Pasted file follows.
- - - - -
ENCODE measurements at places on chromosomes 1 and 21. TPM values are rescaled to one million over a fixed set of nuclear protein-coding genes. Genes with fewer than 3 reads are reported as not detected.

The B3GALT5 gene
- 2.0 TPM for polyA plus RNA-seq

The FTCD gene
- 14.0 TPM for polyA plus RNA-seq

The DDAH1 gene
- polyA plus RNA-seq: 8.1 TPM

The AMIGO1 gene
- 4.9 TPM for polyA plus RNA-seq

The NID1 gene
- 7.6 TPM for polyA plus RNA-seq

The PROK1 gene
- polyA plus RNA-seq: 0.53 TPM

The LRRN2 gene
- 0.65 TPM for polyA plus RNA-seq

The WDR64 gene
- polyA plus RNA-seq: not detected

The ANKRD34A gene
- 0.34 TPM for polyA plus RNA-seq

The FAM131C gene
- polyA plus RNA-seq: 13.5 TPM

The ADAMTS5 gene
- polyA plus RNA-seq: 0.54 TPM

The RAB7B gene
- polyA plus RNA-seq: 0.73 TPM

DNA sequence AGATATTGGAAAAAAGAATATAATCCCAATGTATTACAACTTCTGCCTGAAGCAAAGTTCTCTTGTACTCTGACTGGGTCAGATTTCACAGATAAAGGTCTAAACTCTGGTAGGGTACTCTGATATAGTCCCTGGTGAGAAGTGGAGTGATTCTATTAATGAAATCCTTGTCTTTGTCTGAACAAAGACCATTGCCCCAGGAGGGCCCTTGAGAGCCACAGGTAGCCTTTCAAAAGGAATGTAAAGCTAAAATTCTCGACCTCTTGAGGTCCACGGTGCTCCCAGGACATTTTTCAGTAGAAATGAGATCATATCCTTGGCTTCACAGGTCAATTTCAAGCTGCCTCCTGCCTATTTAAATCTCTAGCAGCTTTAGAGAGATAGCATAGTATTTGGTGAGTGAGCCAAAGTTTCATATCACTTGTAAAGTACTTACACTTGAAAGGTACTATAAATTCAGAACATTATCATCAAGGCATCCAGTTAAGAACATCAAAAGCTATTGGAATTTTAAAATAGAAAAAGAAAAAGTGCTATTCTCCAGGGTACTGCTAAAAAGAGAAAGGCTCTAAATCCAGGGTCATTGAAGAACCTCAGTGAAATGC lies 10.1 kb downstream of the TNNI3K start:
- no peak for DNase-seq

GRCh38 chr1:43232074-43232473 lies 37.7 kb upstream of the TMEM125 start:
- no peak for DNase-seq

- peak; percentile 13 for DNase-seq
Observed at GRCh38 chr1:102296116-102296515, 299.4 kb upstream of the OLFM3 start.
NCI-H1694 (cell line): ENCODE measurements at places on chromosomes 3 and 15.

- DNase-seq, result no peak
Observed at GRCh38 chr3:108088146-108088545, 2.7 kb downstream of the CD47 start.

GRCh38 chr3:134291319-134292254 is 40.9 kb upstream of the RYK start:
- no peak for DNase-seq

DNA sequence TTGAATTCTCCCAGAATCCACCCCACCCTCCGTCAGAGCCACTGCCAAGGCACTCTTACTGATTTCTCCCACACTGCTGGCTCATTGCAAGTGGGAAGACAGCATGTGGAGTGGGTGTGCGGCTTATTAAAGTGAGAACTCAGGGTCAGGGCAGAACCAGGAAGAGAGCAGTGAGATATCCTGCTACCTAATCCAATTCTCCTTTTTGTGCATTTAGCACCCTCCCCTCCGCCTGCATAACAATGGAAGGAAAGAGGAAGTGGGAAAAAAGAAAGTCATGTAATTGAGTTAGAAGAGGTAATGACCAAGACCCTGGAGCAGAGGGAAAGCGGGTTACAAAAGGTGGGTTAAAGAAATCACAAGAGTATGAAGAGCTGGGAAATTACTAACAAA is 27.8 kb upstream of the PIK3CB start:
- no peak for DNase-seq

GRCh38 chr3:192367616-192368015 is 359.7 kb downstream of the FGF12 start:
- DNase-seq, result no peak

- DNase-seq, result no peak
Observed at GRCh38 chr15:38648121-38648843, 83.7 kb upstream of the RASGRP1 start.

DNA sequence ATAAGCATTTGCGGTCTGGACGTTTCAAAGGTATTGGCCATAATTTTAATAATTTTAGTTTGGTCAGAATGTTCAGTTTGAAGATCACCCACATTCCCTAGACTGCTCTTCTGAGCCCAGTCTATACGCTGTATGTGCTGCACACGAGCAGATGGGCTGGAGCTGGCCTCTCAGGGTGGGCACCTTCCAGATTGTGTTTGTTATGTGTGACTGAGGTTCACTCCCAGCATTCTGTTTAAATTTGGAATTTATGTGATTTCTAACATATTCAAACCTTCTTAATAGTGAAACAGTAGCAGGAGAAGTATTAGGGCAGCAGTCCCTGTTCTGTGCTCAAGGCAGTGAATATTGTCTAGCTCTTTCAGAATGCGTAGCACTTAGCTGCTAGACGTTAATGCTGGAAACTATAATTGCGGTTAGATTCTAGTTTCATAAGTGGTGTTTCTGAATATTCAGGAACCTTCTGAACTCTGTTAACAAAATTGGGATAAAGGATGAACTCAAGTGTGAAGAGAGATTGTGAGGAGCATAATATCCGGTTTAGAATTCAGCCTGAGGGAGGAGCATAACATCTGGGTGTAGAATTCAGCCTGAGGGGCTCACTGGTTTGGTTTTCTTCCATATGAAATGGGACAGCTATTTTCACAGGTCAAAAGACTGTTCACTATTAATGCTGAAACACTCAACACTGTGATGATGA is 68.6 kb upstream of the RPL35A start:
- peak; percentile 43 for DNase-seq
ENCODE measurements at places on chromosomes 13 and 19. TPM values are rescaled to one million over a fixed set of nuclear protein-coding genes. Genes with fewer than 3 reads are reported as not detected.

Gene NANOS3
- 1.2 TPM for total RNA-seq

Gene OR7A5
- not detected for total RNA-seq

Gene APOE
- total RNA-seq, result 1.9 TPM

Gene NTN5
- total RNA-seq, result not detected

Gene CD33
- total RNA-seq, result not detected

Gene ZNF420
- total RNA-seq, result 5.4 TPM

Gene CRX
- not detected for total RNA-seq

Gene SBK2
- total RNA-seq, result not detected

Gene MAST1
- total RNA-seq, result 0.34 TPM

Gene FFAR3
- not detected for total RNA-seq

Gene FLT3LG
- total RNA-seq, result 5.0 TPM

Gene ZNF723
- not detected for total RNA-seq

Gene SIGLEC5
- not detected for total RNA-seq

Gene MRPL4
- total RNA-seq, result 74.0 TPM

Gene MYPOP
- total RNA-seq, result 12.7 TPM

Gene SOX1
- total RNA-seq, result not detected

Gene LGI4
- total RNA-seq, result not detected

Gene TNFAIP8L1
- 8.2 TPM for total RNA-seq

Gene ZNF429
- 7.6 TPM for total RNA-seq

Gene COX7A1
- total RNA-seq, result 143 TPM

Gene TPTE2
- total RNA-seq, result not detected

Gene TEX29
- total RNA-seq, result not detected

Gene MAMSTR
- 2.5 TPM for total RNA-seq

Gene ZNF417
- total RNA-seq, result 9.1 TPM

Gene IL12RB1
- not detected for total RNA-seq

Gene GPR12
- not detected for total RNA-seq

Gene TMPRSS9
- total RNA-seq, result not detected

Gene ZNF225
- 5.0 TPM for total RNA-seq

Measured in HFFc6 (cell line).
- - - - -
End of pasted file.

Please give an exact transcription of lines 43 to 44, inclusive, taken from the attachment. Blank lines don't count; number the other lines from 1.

DNA sequence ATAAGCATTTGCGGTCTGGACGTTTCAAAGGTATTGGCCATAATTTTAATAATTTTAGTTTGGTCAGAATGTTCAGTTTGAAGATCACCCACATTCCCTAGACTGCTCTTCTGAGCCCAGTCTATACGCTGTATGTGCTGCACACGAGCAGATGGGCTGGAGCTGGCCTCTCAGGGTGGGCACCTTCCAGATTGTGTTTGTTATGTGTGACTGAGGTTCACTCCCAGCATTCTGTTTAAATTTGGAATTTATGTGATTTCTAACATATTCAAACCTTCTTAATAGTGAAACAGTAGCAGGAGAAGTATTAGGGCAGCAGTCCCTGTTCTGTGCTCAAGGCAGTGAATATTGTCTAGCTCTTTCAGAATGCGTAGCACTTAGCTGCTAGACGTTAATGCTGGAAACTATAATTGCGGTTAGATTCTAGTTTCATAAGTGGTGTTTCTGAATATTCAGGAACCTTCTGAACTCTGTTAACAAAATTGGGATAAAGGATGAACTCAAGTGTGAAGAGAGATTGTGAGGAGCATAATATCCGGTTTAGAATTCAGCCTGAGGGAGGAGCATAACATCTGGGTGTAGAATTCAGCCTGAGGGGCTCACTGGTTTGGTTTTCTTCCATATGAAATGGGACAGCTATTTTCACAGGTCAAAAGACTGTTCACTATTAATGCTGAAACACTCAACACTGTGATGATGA is 68.6 kb upstream of the RPL35A start:
- peak; percentile 43 for DNase-seq